Ethiopian Airlines Boeing 737 Max crash couldn't be prevented by physical strength, retired pilot says
The latest fears over the Boeing 737 Max jet relates to whether pilots have enough physical strength to turn the manual crank during an emergency. However, one retired airline pilot believes “it’s been made a concern [and] shouldn’t have to be.”
“In the past, it certainly hasn’t been,” said Mark Weiss in response to FOX Business’ Stuart Varney asking whether physical strength is a “really big concern.” “You don’t have to be a bodybuilder to have the skill sets to fly an airplane once you’re trained properly.”
The Federal Aviation Administration (FAA) is still investigating whether the Boeing 737 Max fleet was involved in two fatal crashes in Ethiopia and Indonesia and whether additional pilot training is needed. But Weiss said muscle wouldn't have prevented the Ethiopia crash.
“When the airline crashed, particularly, I believe it was the Ethiopian aircraft that went down, their speed was excessive - they were over 400 knots - I don’t think anybody, no matter how strong or how much body - upper body - strength they had, would’ve been able to change that flight path with that speed and that angle and the amount of time that they had to do it,” he explained.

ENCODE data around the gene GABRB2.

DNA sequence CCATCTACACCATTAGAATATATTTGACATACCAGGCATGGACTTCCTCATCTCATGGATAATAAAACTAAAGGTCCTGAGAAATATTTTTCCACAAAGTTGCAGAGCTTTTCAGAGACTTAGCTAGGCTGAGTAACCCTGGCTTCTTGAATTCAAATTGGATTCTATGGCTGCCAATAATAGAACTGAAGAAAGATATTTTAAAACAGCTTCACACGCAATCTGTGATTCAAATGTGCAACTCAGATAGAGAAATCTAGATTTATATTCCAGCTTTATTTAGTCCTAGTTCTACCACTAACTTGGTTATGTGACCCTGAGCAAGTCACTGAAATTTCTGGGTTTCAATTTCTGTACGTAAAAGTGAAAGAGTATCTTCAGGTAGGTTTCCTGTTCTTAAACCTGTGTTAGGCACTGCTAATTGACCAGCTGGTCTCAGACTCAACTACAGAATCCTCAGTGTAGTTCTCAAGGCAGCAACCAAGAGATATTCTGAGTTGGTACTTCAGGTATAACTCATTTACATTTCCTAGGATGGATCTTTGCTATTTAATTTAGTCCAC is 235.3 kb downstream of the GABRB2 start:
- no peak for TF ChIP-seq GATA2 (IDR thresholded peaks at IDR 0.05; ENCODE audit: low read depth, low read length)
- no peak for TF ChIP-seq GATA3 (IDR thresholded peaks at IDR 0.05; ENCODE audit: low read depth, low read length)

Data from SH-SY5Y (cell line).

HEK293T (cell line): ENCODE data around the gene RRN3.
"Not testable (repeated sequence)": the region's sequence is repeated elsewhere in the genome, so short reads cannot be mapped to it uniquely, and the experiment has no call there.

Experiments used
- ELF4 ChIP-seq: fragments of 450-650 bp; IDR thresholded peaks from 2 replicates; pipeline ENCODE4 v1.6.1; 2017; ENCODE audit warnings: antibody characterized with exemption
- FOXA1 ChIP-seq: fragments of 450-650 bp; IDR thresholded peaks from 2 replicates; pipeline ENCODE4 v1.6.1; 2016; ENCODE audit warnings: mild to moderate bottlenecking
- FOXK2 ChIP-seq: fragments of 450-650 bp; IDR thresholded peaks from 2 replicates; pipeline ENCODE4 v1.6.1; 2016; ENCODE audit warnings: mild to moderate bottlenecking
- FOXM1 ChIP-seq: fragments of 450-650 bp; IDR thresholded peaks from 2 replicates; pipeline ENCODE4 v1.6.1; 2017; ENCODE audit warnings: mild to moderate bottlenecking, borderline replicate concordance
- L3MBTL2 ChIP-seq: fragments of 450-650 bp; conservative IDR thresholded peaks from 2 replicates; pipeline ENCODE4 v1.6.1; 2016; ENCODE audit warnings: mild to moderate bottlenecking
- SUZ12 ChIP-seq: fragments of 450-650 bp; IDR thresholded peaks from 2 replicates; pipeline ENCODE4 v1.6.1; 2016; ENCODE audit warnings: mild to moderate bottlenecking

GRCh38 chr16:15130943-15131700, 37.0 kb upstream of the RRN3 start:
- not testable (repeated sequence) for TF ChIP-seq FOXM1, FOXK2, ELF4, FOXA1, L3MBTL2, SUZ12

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Capt. Chesley ‘Sully’ Sullenberger, the retired airline captain who landed US Airways Flight 1549 in the Hudson River in New York City in 2009, criticized the FAA on Wednesday, saying the 737 Max was “fatally flawed.”
“These crashes are demonstrable evidence that our current system of aircraft design and certification has failed us. These accidents should never have happened,” he said during a testimony on Capitol Hill. “These two recent crashes happened in foreign countries but if we do not address all the important issues and factors, they can and will happen here.”
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Although Weiss believes that the FAA has “absolutely” lost credibility, more oversight of the manufacturer is needed.
“I think it’s also the fact that the way aircraft in the United States have been certificated and the relationship that the FAA has with The Boeing Company - I think that’s what needs to be really addressed here,” he said.